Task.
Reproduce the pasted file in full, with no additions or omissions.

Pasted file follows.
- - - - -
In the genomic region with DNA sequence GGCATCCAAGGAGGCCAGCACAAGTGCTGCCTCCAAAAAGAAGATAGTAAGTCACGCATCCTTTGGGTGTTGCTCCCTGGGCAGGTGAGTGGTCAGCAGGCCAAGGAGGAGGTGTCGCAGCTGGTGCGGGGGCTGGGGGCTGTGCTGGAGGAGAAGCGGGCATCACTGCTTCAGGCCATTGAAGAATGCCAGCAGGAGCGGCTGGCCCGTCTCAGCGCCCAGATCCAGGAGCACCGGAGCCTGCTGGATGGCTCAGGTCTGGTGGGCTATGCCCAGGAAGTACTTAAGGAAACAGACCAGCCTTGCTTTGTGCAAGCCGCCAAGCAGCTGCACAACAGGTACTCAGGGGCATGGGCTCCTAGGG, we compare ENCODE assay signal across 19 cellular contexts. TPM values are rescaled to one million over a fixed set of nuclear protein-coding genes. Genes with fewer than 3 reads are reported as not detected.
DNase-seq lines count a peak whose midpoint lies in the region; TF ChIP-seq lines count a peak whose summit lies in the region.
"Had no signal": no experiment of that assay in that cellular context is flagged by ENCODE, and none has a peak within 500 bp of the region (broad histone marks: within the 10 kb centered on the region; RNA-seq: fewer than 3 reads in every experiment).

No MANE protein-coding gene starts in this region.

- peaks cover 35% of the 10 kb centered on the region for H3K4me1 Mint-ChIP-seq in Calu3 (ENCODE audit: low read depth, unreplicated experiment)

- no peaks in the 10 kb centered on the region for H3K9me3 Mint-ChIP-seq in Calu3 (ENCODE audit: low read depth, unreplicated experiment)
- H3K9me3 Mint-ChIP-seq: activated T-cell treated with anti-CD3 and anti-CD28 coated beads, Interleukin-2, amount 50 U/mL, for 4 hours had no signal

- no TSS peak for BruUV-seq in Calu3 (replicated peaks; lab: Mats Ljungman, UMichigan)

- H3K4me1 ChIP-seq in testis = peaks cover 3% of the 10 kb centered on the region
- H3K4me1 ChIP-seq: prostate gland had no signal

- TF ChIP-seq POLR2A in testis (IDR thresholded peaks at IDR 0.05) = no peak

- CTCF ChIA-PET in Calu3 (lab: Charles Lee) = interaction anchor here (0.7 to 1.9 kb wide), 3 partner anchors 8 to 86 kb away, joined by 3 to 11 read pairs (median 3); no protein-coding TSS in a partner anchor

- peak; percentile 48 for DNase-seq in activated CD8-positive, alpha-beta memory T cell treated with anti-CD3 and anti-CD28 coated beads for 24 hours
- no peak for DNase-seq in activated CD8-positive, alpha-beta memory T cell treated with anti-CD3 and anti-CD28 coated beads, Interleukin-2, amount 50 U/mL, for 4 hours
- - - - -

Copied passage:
In the genomic region with DNA sequence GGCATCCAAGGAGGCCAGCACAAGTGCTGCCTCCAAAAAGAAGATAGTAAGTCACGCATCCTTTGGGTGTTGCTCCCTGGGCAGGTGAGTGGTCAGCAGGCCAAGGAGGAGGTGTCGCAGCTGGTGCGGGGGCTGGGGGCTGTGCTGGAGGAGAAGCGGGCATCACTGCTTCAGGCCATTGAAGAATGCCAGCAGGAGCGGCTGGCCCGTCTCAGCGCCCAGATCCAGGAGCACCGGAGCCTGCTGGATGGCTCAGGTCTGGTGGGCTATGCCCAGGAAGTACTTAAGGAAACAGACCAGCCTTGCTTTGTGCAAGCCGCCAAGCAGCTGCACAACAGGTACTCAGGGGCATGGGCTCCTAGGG, we compare ENCODE assay signal across 19 cellular contexts. TPM values are rescaled to one million over a fixed set of nuclear protein-coding genes. Genes with fewer than 3 reads are reported as not detected.
DNase-seq lines count a peak whose midpoint lies in the region; TF ChIP-seq lines count a peak whose summit lies in the region.
"Had no signal": no experiment of that assay in that cellular context is flagged by ENCODE, and none has a peak within 500 bp of the region (broad histone marks: within the 10 kb centered on the region; RNA-seq: fewer than 3 reads in every experiment).

No MANE protein-coding gene starts in this region.

- peaks cover 35% of the 10 kb centered on the region for H3K4me1 Mint-ChIP-seq in Calu3 (ENCODE audit: low read depth, unreplicated experiment)

- no peaks in the 10 kb centered on the region for H3K9me3 Mint-ChIP-seq in Calu3 (ENCODE audit: low read depth, unreplicated experiment)
- H3K9me3 Mint-ChIP-seq: activated T-cell treated with anti-CD3 and anti-CD28 coated beads, Interleukin-2, amount 50 U/mL, for 4 hours had no signal

- no TSS peak for BruUV-seq in Calu3 (replicated peaks; lab: Mats Ljungman, UMichigan)

- H3K4me1 ChIP-seq in testis = peaks cover 3% of the 10 kb centered on the region
- H3K4me1 ChIP-seq: prostate gland had no signal

- TF ChIP-seq POLR2A in testis (IDR thresholded peaks at IDR 0.05) = no peak

- CTCF ChIA-PET in Calu3 (lab: Charles Lee) = interaction anchor here (0.7 to 1.9 kb wide), 3 partner anchors 8 to 86 kb away, joined by 3 to 11 read pairs (median 3); no protein-coding TSS in a partner anchor

- peak; percentile 48 for DNase-seq in activated CD8-positive, alpha-beta memory T cell treated with anti-CD3 and anti-CD28 coated beads for 24 hours
- no peak for DNase-seq in activated CD8-positive, alpha-beta memory T cell treated with anti-CD3 and anti-CD28 coated beads, Interleukin-2, amount 50 U/mL, for 4 hours